Articles Posted in #Securities & Exchange Commission

The Securities and Exchange Commission today announced that two BMO advisers have agreed to pay over $37 million to settle charges regarding their failure to tell clients about certain aspects of how the advisers selected investments in their retail investment advisory program, known as the Managed Asset Allocation Program (MAAP), which included the selection of more expensive investments from which BMO advisers profited.

According to the SEC’s order, when selecting investments for clients, BMO Harris Financial Advisors Inc. (BMO Harris) and BMO Asset Management Corp. (BMO Asset Mgmt) preferred mutual funds managed by BMO Asset Mgmt (proprietary funds) and invested approximately 50% of MAAP client assets in proprietary funds. This practice resulted in payment of additional management fees to BMO Asset Mgmt, however, the SEC’s order found that neither BMO adviser disclosed this practice or the associated conflict of interest to clients. Moreover, the SEC’s order found that, when considering mutual funds for MAAP, BMO Asset Mgmt evaluated the lower-cost institutional share class for both proprietary and non-proprietary funds, but the higher-cost, non-institutional share class for proprietary mutual funds always was selected for MAAP.

In addition, the SEC found that BMO Harris failed to disclose its conflicts of interest arising from investing MAAP client assets in higher-cost share classes of certain mutual funds, including funds managed by BMO Asset Mgmt, when lower-cost share classes were available. By selecting the higher-cost share classes, BMO Harris received revenue sharing payments and avoided paying certain transaction costs, while clients received lower returns on these investments.

Accounting firm PricewaterhouseCoopers LLP was charged by the Securities & Exchange Commission with improper professional conduct in connection with 19 engagements on behalf of 15 SEC-registered issuers and violating auditor independence rules in connection with engagements for one issuer where the firm performed prohibited non-audit services. The SEC also charged PwC partner Brandon Sprankle with causing the firm’s independence violations. Both respondents have agreed to settle the charges and PwC will pay over $7.9 million in monetary relief.

The SEC’s order finds that PwC violated the SEC’s auditor independence rules by performing prohibited non-audit services during an audit engagement, including exercising decision-making authority in the design and implementation of software relating to an audit client’s financial reporting, and engaging in management functions. In connection with performing non-audit services for 15 SEC-registered audit clients, the order states that PwC violated Public Company Accounting Oversight Board (PCAOB) Rule 3525, which requires an auditor to describe in writing to the audit committee the scope of work, discuss with the audit committee the potential effects of the work on independence, and document the substance of the independence discussion. According to the order, PwC’s actions deprived numerous issuers’ audit committees of information necessary to assess PwC’s independence. As further detailed in the order, the violations occurred due to breakdowns in PwC’s independence-related quality controls, which resulted in the firm’s failure to properly review and monitor whether non-audit services for audit clients were permissible and approved by clients’ audit committees.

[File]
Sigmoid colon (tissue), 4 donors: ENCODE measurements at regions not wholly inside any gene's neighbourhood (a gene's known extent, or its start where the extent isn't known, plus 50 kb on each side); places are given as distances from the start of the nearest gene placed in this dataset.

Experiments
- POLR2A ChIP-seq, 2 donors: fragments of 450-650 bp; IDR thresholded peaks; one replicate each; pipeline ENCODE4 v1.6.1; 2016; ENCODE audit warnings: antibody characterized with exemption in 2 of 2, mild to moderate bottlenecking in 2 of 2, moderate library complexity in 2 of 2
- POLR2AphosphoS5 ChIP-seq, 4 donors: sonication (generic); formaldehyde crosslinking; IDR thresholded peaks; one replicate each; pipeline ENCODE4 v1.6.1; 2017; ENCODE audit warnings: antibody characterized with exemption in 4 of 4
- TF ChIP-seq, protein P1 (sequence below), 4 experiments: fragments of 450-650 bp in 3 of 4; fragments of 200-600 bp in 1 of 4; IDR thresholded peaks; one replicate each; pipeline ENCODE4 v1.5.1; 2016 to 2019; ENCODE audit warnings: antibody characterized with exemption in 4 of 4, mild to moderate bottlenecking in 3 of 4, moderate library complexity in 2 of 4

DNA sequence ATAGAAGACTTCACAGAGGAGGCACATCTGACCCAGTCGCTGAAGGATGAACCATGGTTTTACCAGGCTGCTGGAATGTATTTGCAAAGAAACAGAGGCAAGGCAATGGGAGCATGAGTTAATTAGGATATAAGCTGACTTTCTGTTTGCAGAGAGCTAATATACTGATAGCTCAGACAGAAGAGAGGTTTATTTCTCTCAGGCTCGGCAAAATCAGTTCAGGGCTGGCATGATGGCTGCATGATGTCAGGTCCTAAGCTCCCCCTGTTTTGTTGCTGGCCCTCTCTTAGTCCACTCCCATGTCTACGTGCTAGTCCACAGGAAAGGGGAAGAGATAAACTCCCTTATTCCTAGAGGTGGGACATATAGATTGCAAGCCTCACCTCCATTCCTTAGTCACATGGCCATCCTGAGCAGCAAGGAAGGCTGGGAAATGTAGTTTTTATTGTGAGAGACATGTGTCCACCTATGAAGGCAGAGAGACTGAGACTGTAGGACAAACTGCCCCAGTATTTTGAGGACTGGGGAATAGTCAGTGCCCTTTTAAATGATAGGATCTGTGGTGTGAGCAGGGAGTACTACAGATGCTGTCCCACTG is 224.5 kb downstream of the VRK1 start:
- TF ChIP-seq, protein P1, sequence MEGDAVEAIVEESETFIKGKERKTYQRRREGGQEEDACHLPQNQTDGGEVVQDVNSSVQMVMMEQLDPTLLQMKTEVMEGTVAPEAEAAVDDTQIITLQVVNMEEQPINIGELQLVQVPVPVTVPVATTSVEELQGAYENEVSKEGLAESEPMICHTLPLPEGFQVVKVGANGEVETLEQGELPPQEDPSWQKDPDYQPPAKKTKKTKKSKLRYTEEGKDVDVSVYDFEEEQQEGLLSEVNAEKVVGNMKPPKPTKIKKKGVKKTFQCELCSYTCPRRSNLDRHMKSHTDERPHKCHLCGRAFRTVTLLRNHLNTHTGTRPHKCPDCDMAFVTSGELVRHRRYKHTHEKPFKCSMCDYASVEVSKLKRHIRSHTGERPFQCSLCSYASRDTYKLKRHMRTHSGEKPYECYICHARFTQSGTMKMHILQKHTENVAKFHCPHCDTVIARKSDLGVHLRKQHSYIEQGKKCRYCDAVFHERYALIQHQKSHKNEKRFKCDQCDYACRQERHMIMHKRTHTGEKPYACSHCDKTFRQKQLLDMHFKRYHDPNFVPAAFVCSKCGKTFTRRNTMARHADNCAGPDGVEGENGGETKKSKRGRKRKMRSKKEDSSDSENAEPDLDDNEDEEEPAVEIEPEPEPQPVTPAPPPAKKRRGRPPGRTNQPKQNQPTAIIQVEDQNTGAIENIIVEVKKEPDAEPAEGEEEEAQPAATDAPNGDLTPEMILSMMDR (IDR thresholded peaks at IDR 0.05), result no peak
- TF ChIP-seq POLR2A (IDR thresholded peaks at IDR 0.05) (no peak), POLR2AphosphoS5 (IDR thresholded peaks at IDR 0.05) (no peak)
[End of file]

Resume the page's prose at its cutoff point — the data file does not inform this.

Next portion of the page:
“Auditors play a fundamental role in protecting the reliability and integrity of financial reporting and must ensure that non-audit services do not come at the cost of their independence on audits of public companies,” said Anita B. Bandy, Associate Director of the SEC’s Division of Enforcement. “PwC repeatedly provided non-audit services without having effective quality controls in place for monitoring whether the services impaired its independence on audit engagements and were properly disclosed to audit committees.”

Sandra Kuba, a former accountant at the Walt Disney Company filed a Securities and Exchange Commission whistleblower report which alleges that the company has falsely inflated and overstated its revenue for years.  Ms. Kuba worked at the company for 18 years in their revenue-operations department. She detailed that the parks-and-resorts business overstated their revenue by billions of dollars.  She estimated the company’s 2008-2009 annual revenue could be overstated as much as $6 billion.

Marketwatch reports that their review of her filings shows that employees allegedly boosted revenue by recording fictitious revenue for complimentary golf rounds or for free guest promotions and also recording revenue for $500 gift cards at their face value even when guests paid a discounted rate of $395. Kuba also says that employees sometimes recorded revenue twice for gift cards, both when guests bought the gift card and when it was used at a resort. Sometimes, revenue was recorded even though a gift card was given to a guest for free following a customer complaint, for instance, according to the whistleblower’s allegations.

Kuba told MarketWatch she first reported the alleged revenue-recognition issues to management in 2013. She said that no one responded to her at that time. She said that she escalated her concerns to a more senior executive in 2016 and that Disney’s corporate audit group contacted her once in November 2016 but never followed up.